Investors have bet billions on developing new forms of energy, so far with mixed results. Engineers at GE Oil & Gas took a different tack. They focused on waste heat. Today, they are pulling clean power out of a lot of hot air.
A typical gas turbine wastes as much as two-thirds of the heat it generates by burning natural gas. Billions of dollars are lost as wasted heat in the U.S. every year. GE’s new technology, called ORegen, short for Organic Regenerator, uses an innovative way to trap heat and convert into megawatts of clean power. The technology does not need any additional source of energy to operate and generates zero greenhouse emissions.
ORegen has been approved by GE’s Ecomagination initiative focused on promoting clean technology. The new system can boost power plant efficiency by as much as 25%, when connected to GE’s PGT25+ gas turbines, and eliminate more than 38,000 metric tons of CO2 from the atmosphere per year. That amounts to taking 14,000 cars off U.S. roads.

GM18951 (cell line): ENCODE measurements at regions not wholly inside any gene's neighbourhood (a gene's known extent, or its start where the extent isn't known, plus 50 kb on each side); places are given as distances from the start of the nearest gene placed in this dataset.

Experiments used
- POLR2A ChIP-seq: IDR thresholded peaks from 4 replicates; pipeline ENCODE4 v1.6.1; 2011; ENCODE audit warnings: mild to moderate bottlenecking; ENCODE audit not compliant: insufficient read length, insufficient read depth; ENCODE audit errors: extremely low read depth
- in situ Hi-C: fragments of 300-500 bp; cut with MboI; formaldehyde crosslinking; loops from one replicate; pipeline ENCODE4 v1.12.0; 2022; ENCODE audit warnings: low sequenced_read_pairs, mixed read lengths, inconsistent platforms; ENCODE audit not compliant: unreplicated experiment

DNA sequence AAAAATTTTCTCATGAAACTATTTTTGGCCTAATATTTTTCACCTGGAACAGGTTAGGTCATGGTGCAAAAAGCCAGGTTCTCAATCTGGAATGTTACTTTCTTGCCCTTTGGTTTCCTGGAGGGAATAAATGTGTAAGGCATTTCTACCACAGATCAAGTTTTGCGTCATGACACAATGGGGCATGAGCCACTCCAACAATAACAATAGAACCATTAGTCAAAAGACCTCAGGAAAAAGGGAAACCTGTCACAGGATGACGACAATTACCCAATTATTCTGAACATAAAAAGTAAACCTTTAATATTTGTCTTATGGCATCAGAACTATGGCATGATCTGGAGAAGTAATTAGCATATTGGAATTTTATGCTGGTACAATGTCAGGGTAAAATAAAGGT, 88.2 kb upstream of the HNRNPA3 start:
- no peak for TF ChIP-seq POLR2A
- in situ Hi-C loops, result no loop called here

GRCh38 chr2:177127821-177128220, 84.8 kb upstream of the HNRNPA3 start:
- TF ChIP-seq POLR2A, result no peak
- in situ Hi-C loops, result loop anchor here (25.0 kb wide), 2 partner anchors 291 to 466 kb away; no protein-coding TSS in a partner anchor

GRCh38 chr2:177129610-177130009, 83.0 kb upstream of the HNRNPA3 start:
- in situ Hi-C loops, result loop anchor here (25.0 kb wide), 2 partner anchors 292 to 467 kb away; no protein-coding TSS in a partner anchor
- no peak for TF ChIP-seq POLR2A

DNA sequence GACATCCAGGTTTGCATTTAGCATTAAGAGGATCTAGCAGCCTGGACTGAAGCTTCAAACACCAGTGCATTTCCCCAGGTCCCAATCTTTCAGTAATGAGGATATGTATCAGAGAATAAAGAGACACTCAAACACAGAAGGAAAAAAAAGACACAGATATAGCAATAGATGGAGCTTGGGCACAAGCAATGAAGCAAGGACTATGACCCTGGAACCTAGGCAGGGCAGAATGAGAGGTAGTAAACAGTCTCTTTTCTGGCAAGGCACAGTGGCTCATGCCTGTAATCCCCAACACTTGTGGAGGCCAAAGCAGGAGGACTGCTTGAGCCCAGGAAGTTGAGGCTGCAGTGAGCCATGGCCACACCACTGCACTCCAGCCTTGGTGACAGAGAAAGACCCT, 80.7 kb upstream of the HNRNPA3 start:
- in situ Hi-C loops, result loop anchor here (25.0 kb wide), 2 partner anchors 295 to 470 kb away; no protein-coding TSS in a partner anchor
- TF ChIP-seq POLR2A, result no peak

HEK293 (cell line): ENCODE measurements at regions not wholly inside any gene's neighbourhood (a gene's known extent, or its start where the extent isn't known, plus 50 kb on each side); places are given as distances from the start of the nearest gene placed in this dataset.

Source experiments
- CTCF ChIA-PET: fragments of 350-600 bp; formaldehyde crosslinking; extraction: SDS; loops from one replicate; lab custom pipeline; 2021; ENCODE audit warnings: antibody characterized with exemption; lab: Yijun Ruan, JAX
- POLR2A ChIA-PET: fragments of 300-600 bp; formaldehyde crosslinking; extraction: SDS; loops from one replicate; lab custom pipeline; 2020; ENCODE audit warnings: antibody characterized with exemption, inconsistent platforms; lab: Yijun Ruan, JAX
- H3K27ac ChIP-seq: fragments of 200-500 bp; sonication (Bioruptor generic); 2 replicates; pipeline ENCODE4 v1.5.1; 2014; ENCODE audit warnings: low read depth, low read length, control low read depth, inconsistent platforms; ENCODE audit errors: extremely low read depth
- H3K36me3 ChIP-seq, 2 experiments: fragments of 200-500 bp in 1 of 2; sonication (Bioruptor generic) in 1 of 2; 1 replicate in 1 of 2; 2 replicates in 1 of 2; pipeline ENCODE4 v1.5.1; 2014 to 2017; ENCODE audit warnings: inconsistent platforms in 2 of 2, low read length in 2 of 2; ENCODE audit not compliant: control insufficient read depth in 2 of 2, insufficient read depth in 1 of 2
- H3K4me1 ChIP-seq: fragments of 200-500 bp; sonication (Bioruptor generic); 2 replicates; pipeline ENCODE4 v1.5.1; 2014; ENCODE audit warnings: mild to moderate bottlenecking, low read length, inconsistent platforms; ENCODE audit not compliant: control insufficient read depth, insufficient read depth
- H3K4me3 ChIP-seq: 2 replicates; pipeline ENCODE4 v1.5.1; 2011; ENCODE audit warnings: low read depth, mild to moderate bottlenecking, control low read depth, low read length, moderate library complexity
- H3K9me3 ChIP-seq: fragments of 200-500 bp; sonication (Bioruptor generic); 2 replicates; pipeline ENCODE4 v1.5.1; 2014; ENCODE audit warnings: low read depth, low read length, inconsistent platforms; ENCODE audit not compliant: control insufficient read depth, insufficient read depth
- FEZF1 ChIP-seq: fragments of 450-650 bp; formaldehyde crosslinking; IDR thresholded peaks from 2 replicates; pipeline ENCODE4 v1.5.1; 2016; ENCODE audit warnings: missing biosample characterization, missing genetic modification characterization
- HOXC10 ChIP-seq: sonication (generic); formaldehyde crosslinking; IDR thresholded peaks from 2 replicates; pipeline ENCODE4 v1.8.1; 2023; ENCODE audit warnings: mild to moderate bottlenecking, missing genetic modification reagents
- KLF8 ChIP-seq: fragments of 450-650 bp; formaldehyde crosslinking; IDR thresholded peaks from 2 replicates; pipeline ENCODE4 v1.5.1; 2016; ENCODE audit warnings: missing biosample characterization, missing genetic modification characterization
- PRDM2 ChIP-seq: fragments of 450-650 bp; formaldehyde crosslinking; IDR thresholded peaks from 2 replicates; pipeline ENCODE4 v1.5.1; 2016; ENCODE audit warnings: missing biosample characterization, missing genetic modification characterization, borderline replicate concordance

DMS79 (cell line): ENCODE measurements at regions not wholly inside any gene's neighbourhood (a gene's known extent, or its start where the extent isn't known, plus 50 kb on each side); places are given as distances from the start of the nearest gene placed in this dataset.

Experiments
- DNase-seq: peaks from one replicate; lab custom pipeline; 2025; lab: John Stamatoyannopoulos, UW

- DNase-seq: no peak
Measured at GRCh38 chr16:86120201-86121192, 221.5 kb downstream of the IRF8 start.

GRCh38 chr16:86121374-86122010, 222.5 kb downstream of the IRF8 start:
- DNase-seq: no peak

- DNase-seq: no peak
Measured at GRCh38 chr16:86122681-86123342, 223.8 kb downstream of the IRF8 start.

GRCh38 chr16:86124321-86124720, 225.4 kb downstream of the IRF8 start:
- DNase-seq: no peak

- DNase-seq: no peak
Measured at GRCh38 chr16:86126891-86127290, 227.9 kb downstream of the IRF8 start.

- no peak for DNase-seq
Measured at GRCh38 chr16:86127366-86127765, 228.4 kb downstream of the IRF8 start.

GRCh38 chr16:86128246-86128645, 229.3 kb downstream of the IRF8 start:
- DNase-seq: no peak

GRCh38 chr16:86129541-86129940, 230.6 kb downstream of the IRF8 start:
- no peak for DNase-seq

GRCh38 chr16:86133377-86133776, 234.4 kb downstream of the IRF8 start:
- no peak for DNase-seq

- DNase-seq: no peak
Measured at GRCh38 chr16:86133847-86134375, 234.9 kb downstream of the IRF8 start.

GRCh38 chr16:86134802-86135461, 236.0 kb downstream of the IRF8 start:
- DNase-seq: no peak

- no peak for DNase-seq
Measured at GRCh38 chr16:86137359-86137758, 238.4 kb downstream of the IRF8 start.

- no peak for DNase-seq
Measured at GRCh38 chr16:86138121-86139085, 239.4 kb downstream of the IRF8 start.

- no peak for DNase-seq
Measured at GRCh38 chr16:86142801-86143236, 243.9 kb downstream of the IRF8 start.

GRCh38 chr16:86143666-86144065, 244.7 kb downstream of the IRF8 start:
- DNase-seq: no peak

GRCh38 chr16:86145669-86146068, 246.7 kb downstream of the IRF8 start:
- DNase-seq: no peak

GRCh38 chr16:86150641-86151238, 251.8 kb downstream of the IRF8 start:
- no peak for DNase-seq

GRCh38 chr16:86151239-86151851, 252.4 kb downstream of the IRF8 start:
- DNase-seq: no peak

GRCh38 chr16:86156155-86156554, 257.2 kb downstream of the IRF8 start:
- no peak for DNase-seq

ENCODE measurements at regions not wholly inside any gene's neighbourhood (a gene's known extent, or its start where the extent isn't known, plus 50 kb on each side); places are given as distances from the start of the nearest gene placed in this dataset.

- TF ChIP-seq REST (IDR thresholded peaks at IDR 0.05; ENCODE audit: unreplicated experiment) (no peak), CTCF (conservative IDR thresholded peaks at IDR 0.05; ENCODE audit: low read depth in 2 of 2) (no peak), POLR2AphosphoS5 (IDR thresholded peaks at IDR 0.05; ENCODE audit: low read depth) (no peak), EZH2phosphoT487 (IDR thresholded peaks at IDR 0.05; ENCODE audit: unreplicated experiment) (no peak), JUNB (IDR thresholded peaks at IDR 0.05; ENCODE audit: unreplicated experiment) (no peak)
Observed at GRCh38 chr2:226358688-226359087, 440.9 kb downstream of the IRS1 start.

GE just announced that the first ORegen system will be based in Whitecourt in Alberta, Canada. The project will generate 14 megawatts of clean electricity. That’s enough electricity to power 14,000 Canadian homes for one year. It is slated to come on-line by 2013.
Other power generators, like combined gas and steam cycle power plants, trap waste heat to produce extra electricity. But ORegen is unique because it does not need any water to operate and works in freezing weather.
GE engineers found a way to scale up the Organic Rankine Cycle, a heat exchange mechanism. They transfer waste heat as hot as 900° Fahrenheit into oil and then to a special fluid, whose boiling point is just 127° Fahrenheit. The vaporized fluid then turns the power-generating turbine.
Engineers have calculated that the ORegen system operating for more than 8,500 hours a year will generate the same amount of power as a similar combined-cycle system, but save four Olympic-sized swimming pools of water annually.
ORegen can be attached to any regular gas turbine.